The End of Dick Cheney's Kill Squads

In March 2009, investigative reporter for the New Yorker Seymour Hersh caused a minor controversy by telling an audience in Minnesota that he had uncovered "an executive assassination ring" that the Bush administration operated abroad. "It is a special wing of our special operations community that is set up independently," he said of the Joint Special Operations Command (JSOC). "They do not report to anybody, except in the Bush-Cheney days, they reported directly to the Cheney office." While reports for some time have indicated that the Obama administration has continued and even expanded military special operations throughout the world, it is now clear that he has increased oversight and ended the Bush-era practice running secret military operations directly from the presidential and vice president offices.

Since the final years of the Bush administration, JSOC has enjoyed a rapid expansion of duties from intelligence gathering to drone-spotting in Afghanistan to targeting high-value terrorists in places like Somalia and Yemen. Col. Lawrence Wilkerson, the former chief of staff to Secretary of State Colin Powell, confirmed that Vice President Dick Cheney would personally give orders to JSOC commanders, circumventing many levels of the chain of command. While the Obama administration has not been accused of similar practices, many reports have shown its increasing use of military special operations through JSOC and through Special Operations Command (SOCOM), which has authority over JSOC. Recently, The Atlantic reported that President Obama has authorized such operations across the globe, expanding the use of secret warfare and the authority of commanders far beyond that of the Bush administration.

However, Obama has made an important change to the Bush-era use of military special operations. Rather than operating as a single independent entity run out of the White House, the command of special operations has now been splintered and folded into the traditional chain of command, where it is overseen by regional military commanders as well as the State Department. The Atlantic reported that regional commanders, such General Patraeus of CENTCOM or General Ward of AFRICOM, now have authority over all special operations within their area of command. Today the Washington Post reports that the State Department has been granted oversight of the operations, which must be cleared by the local embassy. (It's unclear who at State, if anyone, would authorize operations in countries where the U.S. has no diplomatic presence, such as Iran.) This would explain why, in December 2009, the State Department began fielding media inquiries about JSOC.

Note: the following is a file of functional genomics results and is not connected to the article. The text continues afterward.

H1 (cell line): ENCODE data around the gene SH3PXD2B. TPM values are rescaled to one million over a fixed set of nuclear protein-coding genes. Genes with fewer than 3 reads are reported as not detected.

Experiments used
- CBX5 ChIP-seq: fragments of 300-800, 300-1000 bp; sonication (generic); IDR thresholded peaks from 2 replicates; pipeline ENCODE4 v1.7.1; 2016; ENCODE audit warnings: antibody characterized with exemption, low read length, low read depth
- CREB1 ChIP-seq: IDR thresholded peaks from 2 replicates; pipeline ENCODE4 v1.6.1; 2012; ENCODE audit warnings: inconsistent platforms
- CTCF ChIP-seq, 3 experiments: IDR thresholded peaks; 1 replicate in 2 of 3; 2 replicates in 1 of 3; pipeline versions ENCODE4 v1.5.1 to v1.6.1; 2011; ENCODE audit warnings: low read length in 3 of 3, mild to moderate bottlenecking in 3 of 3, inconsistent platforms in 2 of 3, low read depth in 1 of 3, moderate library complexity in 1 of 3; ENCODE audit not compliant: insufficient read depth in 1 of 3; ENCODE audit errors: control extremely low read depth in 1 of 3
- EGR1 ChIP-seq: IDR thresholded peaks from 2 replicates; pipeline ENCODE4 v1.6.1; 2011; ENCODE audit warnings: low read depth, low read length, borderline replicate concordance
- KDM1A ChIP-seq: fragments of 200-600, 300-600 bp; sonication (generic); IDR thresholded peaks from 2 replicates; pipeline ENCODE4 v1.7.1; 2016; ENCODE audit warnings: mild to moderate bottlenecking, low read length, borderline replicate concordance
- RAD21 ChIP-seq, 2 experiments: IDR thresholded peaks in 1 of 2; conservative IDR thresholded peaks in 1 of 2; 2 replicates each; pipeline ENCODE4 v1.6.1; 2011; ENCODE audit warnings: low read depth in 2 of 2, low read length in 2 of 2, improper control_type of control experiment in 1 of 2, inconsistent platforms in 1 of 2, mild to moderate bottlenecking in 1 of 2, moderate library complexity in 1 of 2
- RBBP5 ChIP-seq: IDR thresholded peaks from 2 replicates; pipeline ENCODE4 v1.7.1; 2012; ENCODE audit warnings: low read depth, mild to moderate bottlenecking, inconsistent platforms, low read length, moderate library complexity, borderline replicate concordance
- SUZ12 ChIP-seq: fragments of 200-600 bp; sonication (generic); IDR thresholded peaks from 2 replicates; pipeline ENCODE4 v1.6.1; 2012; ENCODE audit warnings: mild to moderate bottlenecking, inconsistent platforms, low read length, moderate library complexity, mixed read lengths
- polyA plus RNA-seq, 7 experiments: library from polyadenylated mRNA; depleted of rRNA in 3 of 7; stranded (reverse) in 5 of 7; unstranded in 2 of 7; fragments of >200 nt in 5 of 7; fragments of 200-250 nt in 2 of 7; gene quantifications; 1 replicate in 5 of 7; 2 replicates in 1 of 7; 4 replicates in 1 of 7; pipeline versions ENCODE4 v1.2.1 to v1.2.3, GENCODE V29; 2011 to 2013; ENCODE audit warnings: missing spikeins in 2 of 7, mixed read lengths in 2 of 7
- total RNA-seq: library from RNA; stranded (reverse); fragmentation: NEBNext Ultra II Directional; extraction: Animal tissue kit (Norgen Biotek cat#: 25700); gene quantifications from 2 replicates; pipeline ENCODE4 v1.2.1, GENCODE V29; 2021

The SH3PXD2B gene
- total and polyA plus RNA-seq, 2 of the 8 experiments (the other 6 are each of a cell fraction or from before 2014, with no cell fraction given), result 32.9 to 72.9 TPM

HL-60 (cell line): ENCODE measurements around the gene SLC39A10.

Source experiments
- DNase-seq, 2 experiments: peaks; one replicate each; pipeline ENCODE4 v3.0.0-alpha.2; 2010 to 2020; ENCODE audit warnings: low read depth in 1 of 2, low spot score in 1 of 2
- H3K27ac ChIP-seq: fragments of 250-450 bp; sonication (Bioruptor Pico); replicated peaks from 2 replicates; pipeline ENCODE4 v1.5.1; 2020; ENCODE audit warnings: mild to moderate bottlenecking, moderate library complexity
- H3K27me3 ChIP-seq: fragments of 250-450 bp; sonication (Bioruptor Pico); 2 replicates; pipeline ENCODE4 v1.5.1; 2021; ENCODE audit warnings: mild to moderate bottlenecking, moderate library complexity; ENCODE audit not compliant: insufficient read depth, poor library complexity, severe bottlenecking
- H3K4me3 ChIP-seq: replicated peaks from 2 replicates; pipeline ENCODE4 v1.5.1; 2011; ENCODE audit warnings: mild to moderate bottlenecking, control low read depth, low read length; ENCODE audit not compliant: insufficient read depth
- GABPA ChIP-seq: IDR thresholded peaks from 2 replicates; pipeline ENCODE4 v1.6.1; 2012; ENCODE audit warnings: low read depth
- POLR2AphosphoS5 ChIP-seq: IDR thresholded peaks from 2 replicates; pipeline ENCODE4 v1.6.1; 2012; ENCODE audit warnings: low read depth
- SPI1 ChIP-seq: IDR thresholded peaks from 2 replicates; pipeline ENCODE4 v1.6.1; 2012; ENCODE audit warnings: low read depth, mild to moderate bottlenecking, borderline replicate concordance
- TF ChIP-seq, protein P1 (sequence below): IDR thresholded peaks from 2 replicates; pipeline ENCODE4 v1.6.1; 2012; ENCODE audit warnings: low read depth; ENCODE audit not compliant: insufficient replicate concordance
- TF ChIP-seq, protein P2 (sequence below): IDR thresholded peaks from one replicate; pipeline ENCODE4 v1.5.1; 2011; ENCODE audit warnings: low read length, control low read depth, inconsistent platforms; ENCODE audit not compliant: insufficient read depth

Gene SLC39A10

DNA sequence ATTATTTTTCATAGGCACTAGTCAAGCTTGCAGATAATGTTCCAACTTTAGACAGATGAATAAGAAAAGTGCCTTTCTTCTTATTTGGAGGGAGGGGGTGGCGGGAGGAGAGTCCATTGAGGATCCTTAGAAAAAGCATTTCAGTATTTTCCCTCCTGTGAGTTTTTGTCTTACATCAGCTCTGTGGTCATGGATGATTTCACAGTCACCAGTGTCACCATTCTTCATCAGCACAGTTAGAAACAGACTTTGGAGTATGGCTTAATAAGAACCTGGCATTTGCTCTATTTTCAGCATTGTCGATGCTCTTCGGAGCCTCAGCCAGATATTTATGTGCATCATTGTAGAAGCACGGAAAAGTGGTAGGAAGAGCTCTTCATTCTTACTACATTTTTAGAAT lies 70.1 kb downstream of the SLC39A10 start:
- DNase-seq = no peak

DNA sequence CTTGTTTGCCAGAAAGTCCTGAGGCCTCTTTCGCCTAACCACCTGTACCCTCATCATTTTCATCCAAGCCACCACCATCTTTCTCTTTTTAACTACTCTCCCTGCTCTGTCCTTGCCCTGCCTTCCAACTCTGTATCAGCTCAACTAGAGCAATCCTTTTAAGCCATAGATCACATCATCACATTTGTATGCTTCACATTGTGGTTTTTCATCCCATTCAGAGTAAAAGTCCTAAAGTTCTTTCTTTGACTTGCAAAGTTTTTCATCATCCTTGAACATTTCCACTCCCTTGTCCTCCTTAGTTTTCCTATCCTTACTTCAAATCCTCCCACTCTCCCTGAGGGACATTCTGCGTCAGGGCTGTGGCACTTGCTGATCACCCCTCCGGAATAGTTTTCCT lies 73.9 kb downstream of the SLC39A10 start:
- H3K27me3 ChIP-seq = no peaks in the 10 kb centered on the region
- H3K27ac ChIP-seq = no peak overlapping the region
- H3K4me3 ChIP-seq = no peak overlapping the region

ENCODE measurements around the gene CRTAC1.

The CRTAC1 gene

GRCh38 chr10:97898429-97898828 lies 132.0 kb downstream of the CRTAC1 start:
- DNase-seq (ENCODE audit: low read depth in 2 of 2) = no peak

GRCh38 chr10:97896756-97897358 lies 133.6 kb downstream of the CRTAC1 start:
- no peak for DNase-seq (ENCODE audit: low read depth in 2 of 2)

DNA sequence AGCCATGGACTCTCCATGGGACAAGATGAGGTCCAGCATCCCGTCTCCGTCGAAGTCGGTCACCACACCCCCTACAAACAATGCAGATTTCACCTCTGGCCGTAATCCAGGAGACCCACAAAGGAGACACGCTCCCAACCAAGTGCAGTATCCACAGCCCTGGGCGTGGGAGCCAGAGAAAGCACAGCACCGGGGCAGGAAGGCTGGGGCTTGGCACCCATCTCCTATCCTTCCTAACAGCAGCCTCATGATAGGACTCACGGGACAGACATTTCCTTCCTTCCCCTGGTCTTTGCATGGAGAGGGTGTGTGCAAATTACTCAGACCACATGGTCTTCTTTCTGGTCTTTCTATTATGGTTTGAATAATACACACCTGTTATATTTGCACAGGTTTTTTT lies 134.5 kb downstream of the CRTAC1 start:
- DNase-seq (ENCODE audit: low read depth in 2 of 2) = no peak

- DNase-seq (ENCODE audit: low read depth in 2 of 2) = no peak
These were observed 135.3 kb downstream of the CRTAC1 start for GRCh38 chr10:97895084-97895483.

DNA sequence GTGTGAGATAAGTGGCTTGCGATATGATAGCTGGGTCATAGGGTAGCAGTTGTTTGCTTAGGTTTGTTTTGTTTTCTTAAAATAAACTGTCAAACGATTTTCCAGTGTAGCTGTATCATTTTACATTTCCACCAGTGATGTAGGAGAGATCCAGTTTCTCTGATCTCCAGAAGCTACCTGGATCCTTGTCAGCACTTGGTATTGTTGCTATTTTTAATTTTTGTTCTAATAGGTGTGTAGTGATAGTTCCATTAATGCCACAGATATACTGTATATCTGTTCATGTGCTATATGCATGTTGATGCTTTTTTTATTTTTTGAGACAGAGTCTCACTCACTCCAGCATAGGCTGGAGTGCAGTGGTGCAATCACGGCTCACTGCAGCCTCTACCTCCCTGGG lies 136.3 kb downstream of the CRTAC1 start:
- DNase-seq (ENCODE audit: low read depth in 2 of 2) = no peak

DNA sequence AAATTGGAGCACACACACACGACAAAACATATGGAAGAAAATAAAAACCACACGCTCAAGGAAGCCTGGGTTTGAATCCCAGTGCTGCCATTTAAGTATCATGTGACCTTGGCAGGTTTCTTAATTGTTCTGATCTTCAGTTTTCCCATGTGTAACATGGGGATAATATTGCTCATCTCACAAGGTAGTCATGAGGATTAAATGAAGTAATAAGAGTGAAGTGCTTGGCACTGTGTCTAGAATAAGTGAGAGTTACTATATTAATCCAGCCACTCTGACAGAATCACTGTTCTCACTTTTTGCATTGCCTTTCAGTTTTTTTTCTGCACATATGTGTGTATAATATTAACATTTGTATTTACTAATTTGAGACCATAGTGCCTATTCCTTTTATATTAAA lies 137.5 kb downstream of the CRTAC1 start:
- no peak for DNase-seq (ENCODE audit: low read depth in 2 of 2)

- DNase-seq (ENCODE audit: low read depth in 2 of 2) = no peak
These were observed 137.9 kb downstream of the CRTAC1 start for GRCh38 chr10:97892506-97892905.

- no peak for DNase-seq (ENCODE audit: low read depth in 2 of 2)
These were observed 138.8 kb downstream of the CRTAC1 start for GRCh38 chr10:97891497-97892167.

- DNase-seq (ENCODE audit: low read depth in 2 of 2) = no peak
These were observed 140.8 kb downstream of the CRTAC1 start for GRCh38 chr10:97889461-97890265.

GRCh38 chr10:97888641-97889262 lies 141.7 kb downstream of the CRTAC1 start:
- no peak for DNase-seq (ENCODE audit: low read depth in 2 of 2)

There are still some reasons to remain skeptical of Obama's expanded secret warfare, which apparently still lacks judicial review for such controversial policies as JSOC's authority to kill at least one American citizen. Obama's legal authority to launch operations in 75 countries, all but two of which we are not at war with, is also questionable. However, President Obama appears to have brought important improvements in oversight and to have splintered JSOC's once unilateral authority. Whatever your feelings on the use of global secret warfare, surely Cheney's so-called "assassination" squads will not be missed.

Presented by

Max Fisher is a former writer and editor at The Atlantic.

Maine's Underground Street Art

"Graffiti is the farthest thing from anarchy. It's very organized."

Join the Discussion

After you comment, click Post. If you’re not already logged in you will be asked to log in or register.

blog comments powered by Disqus

Video

Maine's Underground Street Art

"Graffiti is the farthest thing from anarchy."

Video

The Joy of Running in a Beautiful Place

A love letter to California's Marin Headlands

Video

'I Didn't Even Know What I Was Going Through'

A 17-year-old describes his struggles with depression.

Video

Google Street View, Transformed Into a Tiny Planet

A 360-degree tour of our world, made entirely from Google's panoramas

Video

The Farmer Who Won't Quit

A filmmaker returns to his hometown to profile the patriarch of a family farm

Video

Riding Unicycles in a Cave

"If you fall down and break your leg, there's no way out."

Video

Carrot: A Pitch-Perfect Satire of Tech

"It's not just a vegetable. It's what a vegetable should be."

More in Politics

Just In